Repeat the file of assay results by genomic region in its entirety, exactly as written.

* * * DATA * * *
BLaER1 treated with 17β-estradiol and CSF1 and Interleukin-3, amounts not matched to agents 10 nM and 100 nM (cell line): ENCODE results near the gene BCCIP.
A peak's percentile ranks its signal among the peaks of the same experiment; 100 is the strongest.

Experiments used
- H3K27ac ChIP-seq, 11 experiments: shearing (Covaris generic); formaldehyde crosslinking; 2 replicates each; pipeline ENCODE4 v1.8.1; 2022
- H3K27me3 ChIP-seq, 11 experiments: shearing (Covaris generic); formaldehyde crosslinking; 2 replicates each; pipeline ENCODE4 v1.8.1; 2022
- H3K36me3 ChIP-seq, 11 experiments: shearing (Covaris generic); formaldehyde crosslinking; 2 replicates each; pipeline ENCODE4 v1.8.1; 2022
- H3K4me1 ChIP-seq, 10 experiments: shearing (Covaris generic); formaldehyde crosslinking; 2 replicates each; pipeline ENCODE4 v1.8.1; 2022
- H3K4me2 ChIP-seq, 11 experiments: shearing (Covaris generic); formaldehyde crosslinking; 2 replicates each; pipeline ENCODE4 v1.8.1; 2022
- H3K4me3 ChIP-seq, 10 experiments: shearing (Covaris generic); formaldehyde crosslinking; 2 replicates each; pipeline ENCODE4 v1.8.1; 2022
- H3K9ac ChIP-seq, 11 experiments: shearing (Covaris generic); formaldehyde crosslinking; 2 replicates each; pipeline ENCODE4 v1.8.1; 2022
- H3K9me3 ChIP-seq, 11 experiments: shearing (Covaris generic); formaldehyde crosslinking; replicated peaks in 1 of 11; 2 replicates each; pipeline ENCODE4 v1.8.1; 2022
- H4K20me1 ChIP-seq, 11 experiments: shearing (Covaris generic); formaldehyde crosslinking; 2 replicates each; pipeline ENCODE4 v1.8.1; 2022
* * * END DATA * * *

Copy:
BLaER1 treated with 17β-estradiol and CSF1 and Interleukin-3, amounts not matched to agents 10 nM and 100 nM (cell line): ENCODE results near the gene BCCIP.
A peak's percentile ranks its signal among the peaks of the same experiment; 100 is the strongest.

Experiments used
- H3K27ac ChIP-seq, 11 experiments: shearing (Covaris generic); formaldehyde crosslinking; 2 replicates each; pipeline ENCODE4 v1.8.1; 2022
- H3K27me3 ChIP-seq, 11 experiments: shearing (Covaris generic); formaldehyde crosslinking; 2 replicates each; pipeline ENCODE4 v1.8.1; 2022
- H3K36me3 ChIP-seq, 11 experiments: shearing (Covaris generic); formaldehyde crosslinking; 2 replicates each; pipeline ENCODE4 v1.8.1; 2022
- H3K4me1 ChIP-seq, 10 experiments: shearing (Covaris generic); formaldehyde crosslinking; 2 replicates each; pipeline ENCODE4 v1.8.1; 2022
- H3K4me2 ChIP-seq, 11 experiments: shearing (Covaris generic); formaldehyde crosslinking; 2 replicates each; pipeline ENCODE4 v1.8.1; 2022
- H3K4me3 ChIP-seq, 10 experiments: shearing (Covaris generic); formaldehyde crosslinking; 2 replicates each; pipeline ENCODE4 v1.8.1; 2022
- H3K9ac ChIP-seq, 11 experiments: shearing (Covaris generic); formaldehyde crosslinking; 2 replicates each; pipeline ENCODE4 v1.8.1; 2022
- H3K9me3 ChIP-seq, 11 experiments: shearing (Covaris generic); formaldehyde crosslinking; replicated peaks in 1 of 11; 2 replicates each; pipeline ENCODE4 v1.8.1; 2022
- H4K20me1 ChIP-seq, 11 experiments: shearing (Covaris generic); formaldehyde crosslinking; 2 replicates each; pipeline ENCODE4 v1.8.1; 2022